BULLDOGS boss Todd Greenberg has revealed there are no plans to scrap Mad Mondays despite the fallout from the team's latest grand final celebrations.
Canterbury remain in damage control following a horror week which included losing the grand final, the James Graham biting saga, the abuse of a female television journalist and incendiary comments made by club sponsor Gary Johnston.
In an extensive interview with The Sun-Herald, Greenberg opened up on:
❏ His plans to retain Mad Monday;
❏ The club's controversial decision to defend Graham's biting charge before the NRL judiciary;
❏ Why the biting drama will not affect negotiations to extend Graham's contract beyond 2014;
❏ His rubbishing of reports Graham had previously bitten opponents;
❏ His belief that Camp Quality would not walk out on the club.
The developments come as Canterbury coach Des Hasler reaffirmed the club's support of Graham, who was suspended for 12 weeks for the incident involving Billy Slater.
''We believe the boy,'' Hasler said yesterday. ''We firmly believe he didn't bite him. We're disappointed with the outcome but we got a fair hearing.''
The Bulldogs have been savaged for their decision to defend the matter at the NRL judiciary, given the English captain could have received a 25 per cent discount on the sentence with an early guilty plea.
Greenberg said he had no regrets.
''Absolutely none whatsoever,'' he said. ''James maintained his innocence from the moment he stepped off the field on grand final day. We all know how bad the pictures looked, we know how damaging the pictures looked, but we stood side by side with James because he told us he didn't do it. We wanted to make sure we supported him at every opportunity.
''As you would expect, he is shattered. He's missing an opportunity to captain his country and he'll miss the start of next season with us. We could have taken the easy option by pleading guilty, asking for remorse based on his good record. That's not the angle we took because we … tried to go in and represent what he told us was the truth. Even though he's been given a harsher sentence, we're still comfortable with the fact that he maintained his innocence throughout and continues to do so.''
Although Graham is contracted to end of 2014, Greenberg last week indicated he was so impressed with the Super League recruit the Bulldogs were already negotiating to extend his stay. The events of the last week have not affected their opinion of him.
''He's highly respected inside and outside the club. Nothing has changed our views on that,'' Greenberg said.
A report aired on the Seven Network news on Friday night suggesting Graham had bitten Manly co-captain Jason King on the shoulder earlier in the finals series. However, King has told those close to him there was nothing untoward in the tackle and Greenberg described the suggestion as ''ludicrous''.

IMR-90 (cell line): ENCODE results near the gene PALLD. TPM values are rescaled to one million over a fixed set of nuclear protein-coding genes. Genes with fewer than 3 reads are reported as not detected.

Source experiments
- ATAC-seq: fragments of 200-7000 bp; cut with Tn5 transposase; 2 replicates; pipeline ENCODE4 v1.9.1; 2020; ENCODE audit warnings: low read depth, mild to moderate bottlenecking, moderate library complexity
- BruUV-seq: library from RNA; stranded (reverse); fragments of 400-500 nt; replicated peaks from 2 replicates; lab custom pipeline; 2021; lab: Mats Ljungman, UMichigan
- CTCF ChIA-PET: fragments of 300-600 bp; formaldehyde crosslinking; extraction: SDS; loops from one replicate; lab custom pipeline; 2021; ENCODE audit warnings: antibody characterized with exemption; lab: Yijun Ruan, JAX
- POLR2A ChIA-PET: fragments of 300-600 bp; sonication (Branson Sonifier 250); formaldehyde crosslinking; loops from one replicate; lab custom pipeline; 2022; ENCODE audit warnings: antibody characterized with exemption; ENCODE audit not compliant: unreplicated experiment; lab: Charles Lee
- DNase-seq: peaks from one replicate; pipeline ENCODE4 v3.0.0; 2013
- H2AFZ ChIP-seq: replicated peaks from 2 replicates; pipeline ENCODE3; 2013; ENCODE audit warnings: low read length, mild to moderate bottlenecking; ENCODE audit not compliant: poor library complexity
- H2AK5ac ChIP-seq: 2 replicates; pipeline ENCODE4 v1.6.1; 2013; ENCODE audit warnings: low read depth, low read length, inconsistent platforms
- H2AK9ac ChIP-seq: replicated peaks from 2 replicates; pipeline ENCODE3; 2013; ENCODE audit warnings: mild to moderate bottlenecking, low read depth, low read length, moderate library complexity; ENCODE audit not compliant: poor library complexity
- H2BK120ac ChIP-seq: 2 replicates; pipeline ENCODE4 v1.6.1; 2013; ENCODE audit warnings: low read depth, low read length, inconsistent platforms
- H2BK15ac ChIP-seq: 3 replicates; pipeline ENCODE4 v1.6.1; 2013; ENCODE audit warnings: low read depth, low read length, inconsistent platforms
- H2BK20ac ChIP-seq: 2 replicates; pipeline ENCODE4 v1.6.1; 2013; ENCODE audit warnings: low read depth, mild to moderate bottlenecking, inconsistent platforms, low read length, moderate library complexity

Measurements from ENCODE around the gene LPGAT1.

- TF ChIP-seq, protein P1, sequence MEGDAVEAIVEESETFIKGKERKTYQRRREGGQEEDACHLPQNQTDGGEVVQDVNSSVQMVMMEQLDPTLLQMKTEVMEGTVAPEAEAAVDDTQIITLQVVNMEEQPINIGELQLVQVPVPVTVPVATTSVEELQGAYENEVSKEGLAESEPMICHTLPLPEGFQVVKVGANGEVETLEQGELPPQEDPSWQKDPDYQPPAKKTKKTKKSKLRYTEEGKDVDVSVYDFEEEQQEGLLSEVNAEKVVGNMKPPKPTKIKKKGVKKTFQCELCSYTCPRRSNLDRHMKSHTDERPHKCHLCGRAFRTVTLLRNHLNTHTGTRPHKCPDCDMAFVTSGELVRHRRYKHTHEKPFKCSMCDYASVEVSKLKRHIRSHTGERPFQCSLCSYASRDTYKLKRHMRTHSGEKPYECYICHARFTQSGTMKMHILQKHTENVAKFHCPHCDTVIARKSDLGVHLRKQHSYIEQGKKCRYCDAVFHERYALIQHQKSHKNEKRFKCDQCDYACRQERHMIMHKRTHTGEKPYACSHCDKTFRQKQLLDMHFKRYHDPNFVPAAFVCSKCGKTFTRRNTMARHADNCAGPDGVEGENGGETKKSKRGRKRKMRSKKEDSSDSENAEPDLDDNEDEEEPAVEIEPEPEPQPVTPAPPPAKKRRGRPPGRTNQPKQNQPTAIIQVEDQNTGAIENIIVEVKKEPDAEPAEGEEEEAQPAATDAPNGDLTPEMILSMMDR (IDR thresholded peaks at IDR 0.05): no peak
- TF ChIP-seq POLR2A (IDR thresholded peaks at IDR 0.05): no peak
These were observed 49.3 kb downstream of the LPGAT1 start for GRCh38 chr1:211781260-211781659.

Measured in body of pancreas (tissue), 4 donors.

''That footage was used as part of our defence, along with footage of him with Sam Burgess against South Sydney to highlight how James deals with confrontation,'' he said. ''He gets his head close in to the opposing player. To suggest there is any more in that incident with Jason King is ludicrous, to say the least.''
The standard NRL contract allows clubs to dock players a percentage of their income if they are suspended for prolonged periods. However, Greenberg said that is not a consideration in this instance.
The Bulldogs are still reviewing CCTV footage and finalising their report into the identity of those who made lewd comments to a female reporter during Mad Monday. The dramas sparked fresh debate into the merits of the end-of-season tradition, although Greenberg ruled out banning the practice.
''No, I don't think so,'' he said. ''But I think we can do things better as a club and as a game and we will review it again. We thought we had a pretty good plan this year but obviously it didn't work. We'll have to go back and review it again. There's no doubt we can learn from the experience. We're certainly not perfect and don't profess to be perfect. We got some things wrong, there's no doubt about that. We were upfront with an apology to the journalist and we're doing a thorough investigation on it, which will be completed next week.''
Camp Quality chief Simon Rountree said he would wait until the matter was resolved before deciding whether the association with Canterbury would continue.
Greenberg, who has been in daily contact with Rountree, is confident the relationship will continue.
''It's not a concern,'' he said. ''We have a partnership and in any partnership there are ups and downs.
''But Camp Quality have been one of our biggest supporters over the last four years and we'll keep them abreast of all the information we have. I'm sure they will continue to support the club, like we've continued to support them.''
Greenberg hoped the dramas would not overshadow a successful season on and off the field.
''It has been a difficult week for the Bulldogs but I would like to think the majority of people would judge the 2012 season on the entire 12 months, not on the events of the last week,'' Greenberg said. ''We've achieved a significant amount in 2012 and it's set up a great platform for the 2013 campaign.''